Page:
Journal Article

Knowledge management practices by middle managers to attain organizational ambidexterity


This study explores how middle managers deal with knowledge inflows whilst striving to achieve ambidexterity. This is enabled through a two-dimensional conceptual framework involving knowledge sources (vertical or horizontal) and acquisition activities (structural and contextual). We based our study upon interviews conducted with 64 managers from hypermarket retailers in China, in addition to field observations and secondary data. Our findings reveal that these middle managers leverage different combinations of structural and contextual mechanisms to govern the vertical (top-down and bottom-up) knowledge inflows within their business units. Structural mechanisms comprise differentiation and integration. For their part, contextual mechanisms consist of a combination of discipline, stretch, support and trust. These combinations also enable horizontal knowledge inflows to be managed from outside the business unit. These also enable middle managers’ ambidexterity, first at the business unit level and second at the organization level. Our findings offer managerial guidelines for handling knowledge inflows from various sources and with different patterns. They also assist middle managers with their contribution to their firms’ pursuit of organizational ambidexterity.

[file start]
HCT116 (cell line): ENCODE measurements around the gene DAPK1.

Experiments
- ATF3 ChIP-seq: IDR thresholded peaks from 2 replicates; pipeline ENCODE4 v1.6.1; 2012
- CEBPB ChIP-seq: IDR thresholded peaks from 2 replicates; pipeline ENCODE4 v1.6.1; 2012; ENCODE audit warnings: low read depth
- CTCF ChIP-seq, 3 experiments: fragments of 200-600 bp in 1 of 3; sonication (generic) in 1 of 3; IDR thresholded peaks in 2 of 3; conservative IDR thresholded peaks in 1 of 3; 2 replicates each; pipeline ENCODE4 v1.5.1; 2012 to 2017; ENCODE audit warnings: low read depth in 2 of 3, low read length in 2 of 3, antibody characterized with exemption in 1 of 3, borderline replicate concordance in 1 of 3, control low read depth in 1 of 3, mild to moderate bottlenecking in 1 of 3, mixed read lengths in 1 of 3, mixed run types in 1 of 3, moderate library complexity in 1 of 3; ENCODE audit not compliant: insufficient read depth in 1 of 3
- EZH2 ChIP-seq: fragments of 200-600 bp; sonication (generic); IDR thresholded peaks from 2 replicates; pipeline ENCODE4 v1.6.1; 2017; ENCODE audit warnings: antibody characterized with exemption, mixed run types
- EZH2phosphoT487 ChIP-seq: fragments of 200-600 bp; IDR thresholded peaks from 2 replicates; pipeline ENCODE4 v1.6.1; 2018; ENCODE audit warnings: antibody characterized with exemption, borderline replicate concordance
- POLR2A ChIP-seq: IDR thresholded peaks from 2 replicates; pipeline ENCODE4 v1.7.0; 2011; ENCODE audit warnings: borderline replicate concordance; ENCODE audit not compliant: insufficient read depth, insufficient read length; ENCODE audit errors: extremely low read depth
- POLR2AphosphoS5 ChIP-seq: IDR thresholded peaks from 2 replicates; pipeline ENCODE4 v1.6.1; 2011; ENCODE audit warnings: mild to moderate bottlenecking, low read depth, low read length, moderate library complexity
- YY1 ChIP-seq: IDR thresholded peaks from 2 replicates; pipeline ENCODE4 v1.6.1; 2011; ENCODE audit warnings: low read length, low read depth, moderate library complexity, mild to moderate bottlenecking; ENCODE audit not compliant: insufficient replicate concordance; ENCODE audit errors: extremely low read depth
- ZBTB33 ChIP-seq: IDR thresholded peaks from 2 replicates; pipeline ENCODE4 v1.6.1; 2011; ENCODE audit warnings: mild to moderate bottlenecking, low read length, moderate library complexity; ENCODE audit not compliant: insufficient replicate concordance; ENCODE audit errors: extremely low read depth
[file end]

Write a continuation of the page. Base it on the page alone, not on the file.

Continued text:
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Embargo end: 2023-06-08


Xiong Jie
Yan Jie
Su Peiran
Bonanni, Carole
Li Qian

Oxford Brookes departments

Department of Business and Management


Year of publication: 2021
Date of RADAR deposit: 2021-11-29

Creative Commons License This work is licensed under a Creative Commons Attribution-NonCommercial-NoDerivatives 4.0 International License

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